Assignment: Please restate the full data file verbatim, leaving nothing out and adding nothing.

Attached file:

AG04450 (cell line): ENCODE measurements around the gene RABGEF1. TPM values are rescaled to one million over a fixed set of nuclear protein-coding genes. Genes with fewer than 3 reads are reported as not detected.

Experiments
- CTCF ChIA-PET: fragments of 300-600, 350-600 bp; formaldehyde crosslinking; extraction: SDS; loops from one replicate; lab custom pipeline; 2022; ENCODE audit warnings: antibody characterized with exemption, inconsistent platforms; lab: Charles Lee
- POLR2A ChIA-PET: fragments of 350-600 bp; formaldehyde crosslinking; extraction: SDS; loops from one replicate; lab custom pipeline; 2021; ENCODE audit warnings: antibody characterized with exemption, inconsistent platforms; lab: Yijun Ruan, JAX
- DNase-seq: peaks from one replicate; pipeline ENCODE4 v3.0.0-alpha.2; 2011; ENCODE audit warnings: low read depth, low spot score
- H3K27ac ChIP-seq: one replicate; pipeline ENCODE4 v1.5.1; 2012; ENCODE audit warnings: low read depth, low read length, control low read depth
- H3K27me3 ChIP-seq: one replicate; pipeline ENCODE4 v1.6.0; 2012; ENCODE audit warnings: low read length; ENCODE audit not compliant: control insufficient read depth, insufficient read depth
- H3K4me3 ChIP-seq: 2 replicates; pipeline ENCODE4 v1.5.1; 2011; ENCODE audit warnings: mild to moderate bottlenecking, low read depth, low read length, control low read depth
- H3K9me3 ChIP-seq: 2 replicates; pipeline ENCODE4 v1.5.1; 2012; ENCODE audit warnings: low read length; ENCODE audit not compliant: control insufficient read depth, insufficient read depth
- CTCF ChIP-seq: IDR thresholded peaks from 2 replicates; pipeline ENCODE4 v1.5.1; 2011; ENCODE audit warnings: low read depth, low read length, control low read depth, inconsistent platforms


AG04450 (cell line): ENCODE measurements around the gene RABGEF1. TPM values are rescaled to one million over a fixed set of nuclear protein-coding genes. Genes with fewer than 3 reads are reported as not detected.

Experiments
- CTCF ChIA-PET: fragments of 300-600, 350-600 bp; formaldehyde crosslinking; extraction: SDS; loops from one replicate; lab custom pipeline; 2022; ENCODE audit warnings: antibody characterized with exemption, inconsistent platforms; lab: Charles Lee
- POLR2A ChIA-PET: fragments of 350-600 bp; formaldehyde crosslinking; extraction: SDS; loops from one replicate; lab custom pipeline; 2021; ENCODE audit warnings: antibody characterized with exemption, inconsistent platforms; lab: Yijun Ruan, JAX
- DNase-seq: peaks from one replicate; pipeline ENCODE4 v3.0.0-alpha.2; 2011; ENCODE audit warnings: low read depth, low spot score
- H3K27ac ChIP-seq: one replicate; pipeline ENCODE4 v1.5.1; 2012; ENCODE audit warnings: low read depth, low read length, control low read depth
- H3K27me3 ChIP-seq: one replicate; pipeline ENCODE4 v1.6.0; 2012; ENCODE audit warnings: low read length; ENCODE audit not compliant: control insufficient read depth, insufficient read depth
- H3K4me3 ChIP-seq: 2 replicates; pipeline ENCODE4 v1.5.1; 2011; ENCODE audit warnings: mild to moderate bottlenecking, low read depth, low read length, control low read depth
- H3K9me3 ChIP-seq: 2 replicates; pipeline ENCODE4 v1.5.1; 2012; ENCODE audit warnings: low read length; ENCODE audit not compliant: control insufficient read depth, insufficient read depth
- CTCF ChIP-seq: IDR thresholded peaks from 2 replicates; pipeline ENCODE4 v1.5.1; 2011; ENCODE audit warnings: low read depth, low read length, control low read depth, inconsistent platforms